sake finnwolf lever action rifle
A Sako Finnwolf lever-action rifle in .243. iCollector.com, Online Collectibles Auctions
SHARE
sako finnwolf lever action rifle
A Sako Finnwolf lever-action rifle in .243. iCollector.com, Online Collectibles Auctions

A little while back I listened to an instructor describing the travails of teaching beginners to shoot at mid-range targets, which means 200 to 600 yards.

“No lever actions,” he said. “I don’t want to see another damned lever action on the line.”

What he said, applied across the board, is probably taps for the lever-action. Long range is not what these guns were made for, and long range, these days, is all the rage. This is not the fault of the lever gun. It was not designed for that job. From the 1860s up until the Spanish-American War, if you wanted to shoot at long range, you bought a falling-block.

The lever-action has had a hell of a run. The Henry lever gun, which made its debut in 1860, was our first successful repeating rifle. Its descendants, most notably the Winchester 73, were the guns that won the West. From the Civil War to World War I, the lever was the quintessential American action. The Model 86 Winchester, I believe, was the finest firearm ever to come out of an American factory. The Savage 99 was probably half a century ahead of its time, and was in production for 100 years. For decades, the Winchester Model 94 and the Marlin Model 336 defined “deer rifle.”

The typical lever action was reliable, fast-firing, and flat, so it fit very nicely in a hand or a saddle scabbard. In a time when riflemen prided themselves on how close they could get to what they wanted to shoot, it was ideal. But World War I started the lever’s decline. Doughboys—those who lived—became enraptured of the 03 Springfield. Then came the first practical scope sights, and the handwriting was on the wall.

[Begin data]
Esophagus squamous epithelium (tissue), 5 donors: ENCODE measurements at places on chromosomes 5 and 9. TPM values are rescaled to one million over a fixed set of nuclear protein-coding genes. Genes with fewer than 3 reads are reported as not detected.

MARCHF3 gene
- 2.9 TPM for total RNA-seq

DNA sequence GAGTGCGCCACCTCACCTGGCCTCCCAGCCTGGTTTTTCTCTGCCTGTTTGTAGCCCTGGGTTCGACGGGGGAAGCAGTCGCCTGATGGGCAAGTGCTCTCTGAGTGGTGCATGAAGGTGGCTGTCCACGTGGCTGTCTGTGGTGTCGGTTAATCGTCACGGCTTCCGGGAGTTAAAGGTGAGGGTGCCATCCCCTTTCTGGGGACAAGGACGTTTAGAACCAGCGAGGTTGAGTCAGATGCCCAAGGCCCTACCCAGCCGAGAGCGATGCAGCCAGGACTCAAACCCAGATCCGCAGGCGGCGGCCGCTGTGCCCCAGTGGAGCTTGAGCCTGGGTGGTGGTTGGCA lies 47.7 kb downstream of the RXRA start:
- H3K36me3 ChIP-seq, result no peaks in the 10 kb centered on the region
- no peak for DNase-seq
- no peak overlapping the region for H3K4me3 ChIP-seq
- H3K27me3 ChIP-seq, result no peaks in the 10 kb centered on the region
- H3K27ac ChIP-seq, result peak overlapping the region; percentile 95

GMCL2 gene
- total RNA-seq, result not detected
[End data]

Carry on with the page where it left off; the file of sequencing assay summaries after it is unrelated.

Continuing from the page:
Attempts have been made to convert lever actions into something approximating a bolt action. The Model 88 Winchester, which was chambered for high-intensity cartridges, was one attempt, but it was never accurate. The ungainly Browning BLR was another, as was the Sako VL63 Finnwolf, whose lever operated a series of gears to run the bolt back and forth, and is as slick as glass. I’m told it’s accurate, but if this is true, or how accurate, I have no idea. It is, by all accounts, a truly fine gun, but it never sold well. There was a lever gun called the Seecamp, which was made to handle magnum-length cartridges, but never got past the prototype stage.

For a while, the Marlin Guide Gun in .45/70 was trendy, and justifiably so. Loaded with standard factory ammo, it makes a fine deer gun. Shoot it with the souped-up ammo that’s now available, and it can handle much bigger critters. I shot a couple of Guide Guns (the New Haven-made guns) and one of Jim Brockman’s truly nifty upgrades that would group right along with a good bolt-action. But they were still 200-yard rifles.

The lever gun has had its day, and a hell of a day it was. But the present and the future belong to the bolt-action and the AR.

MORE TO READ